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South European cities and stakeholders join forces against mass tourism

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South European cities and stakeholders join forces against mass tourism
A protester in San Sebastian in 2017 holds a placard reading in Basque: "Because of tourism... One rooms flat equal 800 euros." Photo: Ander Gillenea/AFP.
08:55 CEST+02:00
Neighbourhood associations and activist groups from 14 southern European cities formed a network to join forces in their fight against mass tourism which was presented Thursday in Barcelona.

The "SET network" of cities of southern Europe against tourism plans to stage joint protest actions to pressure governments to "establish limits to the tourist industry" and even promote its "decrease".

The network's first action was to release a manifesto denouncing how mass tourism causes rents to soar, local shops to disappear, creates low wage jobs and generates pollution.

For the moment the network is made up groups from ten Spanish cities including Madrid, Barcelona and Palma de Mallorca as well as Lisbon and Venice. It also includes Spain's Canary Islands and Malta.

Last week Palma became the first Spanish city to ban holiday rentals, but protests against mass tourism have been held in several Spanish regions in recent years. Spain is the number one European destination in terms of arrivals and overnight stays.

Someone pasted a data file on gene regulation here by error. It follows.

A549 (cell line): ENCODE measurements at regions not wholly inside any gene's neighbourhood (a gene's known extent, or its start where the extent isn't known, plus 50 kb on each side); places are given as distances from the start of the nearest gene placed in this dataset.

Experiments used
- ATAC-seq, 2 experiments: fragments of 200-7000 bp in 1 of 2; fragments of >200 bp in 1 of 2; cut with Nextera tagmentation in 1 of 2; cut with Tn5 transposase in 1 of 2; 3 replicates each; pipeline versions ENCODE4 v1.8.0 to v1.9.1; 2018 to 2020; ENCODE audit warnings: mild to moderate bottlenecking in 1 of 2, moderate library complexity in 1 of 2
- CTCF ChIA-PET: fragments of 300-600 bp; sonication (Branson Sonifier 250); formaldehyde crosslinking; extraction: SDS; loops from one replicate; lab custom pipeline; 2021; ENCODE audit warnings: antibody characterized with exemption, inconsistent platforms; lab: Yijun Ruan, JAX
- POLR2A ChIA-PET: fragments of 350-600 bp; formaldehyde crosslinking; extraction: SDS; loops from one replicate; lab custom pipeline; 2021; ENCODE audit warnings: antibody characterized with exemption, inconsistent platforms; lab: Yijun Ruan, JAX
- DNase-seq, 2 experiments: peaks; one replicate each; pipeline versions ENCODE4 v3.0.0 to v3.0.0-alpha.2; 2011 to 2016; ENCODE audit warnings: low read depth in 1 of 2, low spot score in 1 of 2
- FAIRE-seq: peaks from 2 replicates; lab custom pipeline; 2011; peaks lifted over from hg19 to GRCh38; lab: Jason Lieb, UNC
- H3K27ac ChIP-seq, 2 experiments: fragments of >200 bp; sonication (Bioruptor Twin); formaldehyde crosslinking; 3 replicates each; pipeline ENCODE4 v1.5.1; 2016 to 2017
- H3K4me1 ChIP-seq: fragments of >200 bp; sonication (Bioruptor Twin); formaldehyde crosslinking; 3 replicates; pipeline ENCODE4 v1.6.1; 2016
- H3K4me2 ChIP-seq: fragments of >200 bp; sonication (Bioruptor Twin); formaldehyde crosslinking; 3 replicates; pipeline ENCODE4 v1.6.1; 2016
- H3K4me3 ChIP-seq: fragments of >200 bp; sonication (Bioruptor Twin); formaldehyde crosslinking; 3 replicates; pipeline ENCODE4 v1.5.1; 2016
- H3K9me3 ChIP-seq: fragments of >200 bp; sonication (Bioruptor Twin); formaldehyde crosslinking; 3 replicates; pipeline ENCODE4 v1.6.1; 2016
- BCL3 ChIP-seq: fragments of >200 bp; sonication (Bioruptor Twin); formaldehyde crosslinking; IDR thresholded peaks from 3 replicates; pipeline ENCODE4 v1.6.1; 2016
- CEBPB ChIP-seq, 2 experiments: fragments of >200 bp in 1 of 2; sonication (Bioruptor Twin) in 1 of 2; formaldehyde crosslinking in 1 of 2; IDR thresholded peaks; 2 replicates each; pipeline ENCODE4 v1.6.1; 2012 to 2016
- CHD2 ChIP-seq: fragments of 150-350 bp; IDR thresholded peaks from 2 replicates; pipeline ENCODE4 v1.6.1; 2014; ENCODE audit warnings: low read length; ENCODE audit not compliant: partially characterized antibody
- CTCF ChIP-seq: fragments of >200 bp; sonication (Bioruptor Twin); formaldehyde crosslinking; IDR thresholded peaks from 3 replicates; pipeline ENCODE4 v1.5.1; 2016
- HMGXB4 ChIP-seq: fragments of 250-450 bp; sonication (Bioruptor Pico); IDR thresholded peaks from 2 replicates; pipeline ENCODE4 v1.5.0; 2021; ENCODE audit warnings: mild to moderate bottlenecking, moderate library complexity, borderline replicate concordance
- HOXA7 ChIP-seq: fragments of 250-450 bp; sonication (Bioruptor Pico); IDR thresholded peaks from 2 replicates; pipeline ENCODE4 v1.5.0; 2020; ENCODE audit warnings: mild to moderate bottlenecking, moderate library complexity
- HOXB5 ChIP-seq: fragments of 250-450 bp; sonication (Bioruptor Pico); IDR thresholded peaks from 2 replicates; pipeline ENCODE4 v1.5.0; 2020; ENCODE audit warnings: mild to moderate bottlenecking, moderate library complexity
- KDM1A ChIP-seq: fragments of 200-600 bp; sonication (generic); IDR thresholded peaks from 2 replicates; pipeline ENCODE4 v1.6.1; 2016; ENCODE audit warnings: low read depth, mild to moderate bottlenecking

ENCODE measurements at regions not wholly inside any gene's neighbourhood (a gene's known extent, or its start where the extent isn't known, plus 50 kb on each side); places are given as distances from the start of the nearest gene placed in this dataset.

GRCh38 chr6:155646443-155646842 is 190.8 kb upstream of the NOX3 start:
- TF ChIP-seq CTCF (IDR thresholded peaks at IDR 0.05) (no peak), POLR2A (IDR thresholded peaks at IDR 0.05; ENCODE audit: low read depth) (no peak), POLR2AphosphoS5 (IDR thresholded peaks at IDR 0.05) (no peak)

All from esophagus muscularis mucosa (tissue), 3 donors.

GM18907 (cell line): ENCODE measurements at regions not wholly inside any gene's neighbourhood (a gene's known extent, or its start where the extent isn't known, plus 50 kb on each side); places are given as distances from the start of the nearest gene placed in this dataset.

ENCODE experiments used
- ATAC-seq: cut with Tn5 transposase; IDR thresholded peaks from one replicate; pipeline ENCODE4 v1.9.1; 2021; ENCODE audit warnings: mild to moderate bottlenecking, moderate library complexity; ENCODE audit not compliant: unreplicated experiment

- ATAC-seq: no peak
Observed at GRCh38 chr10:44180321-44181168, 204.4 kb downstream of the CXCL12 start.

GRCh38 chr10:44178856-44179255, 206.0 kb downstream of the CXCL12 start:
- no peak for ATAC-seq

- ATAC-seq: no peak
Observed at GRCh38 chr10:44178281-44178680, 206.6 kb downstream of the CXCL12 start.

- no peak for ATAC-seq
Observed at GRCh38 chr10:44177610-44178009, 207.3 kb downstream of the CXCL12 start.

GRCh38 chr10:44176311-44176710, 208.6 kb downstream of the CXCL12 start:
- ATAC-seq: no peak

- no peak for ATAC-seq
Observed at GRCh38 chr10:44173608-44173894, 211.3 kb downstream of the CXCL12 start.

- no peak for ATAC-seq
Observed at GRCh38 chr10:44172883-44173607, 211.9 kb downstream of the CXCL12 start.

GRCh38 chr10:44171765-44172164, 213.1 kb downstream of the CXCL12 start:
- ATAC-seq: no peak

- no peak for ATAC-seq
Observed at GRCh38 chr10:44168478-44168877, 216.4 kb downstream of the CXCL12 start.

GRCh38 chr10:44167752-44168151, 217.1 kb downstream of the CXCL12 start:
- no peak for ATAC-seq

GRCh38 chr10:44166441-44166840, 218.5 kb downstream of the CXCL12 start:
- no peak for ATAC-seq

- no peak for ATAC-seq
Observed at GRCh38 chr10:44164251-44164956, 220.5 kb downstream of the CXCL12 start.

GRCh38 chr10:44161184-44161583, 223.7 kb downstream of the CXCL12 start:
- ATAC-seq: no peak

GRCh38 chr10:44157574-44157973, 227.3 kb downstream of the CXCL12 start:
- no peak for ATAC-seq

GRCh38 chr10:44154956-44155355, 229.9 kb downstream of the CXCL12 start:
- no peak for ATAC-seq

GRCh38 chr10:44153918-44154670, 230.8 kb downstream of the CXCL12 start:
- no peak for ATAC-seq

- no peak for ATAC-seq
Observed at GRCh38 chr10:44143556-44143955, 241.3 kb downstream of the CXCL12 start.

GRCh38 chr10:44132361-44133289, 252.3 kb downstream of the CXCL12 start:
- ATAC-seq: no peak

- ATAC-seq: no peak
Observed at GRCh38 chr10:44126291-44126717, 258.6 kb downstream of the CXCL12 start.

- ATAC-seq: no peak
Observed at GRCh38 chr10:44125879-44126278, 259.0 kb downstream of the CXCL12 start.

Venice has restricted access to cruise ships due to mass congestion in the canal city, while other Italian cities like Naples and Palermo have long bemoaned the impact mass tourism has on water resources and the environment. 

READ ALSO: Venice's mayor says ministers have a plan to keep big ships out of the lagoon

The creation comes as cities across Europe have stepped up their efforts to crack down on home-sharing sites such as Airbnb as concern mounts over the side effects of their increasing popularity amid fears of a housing shortage for local residents.

International tourist arrivals grew by 8.0 percent in the European Union last year, to reach 538 million, or 40 percent of the world's total, according to Madrid-based United Nations World Tourism Organisation.

READ MORE: Palma becomes first Spanish city to ban holiday rentals

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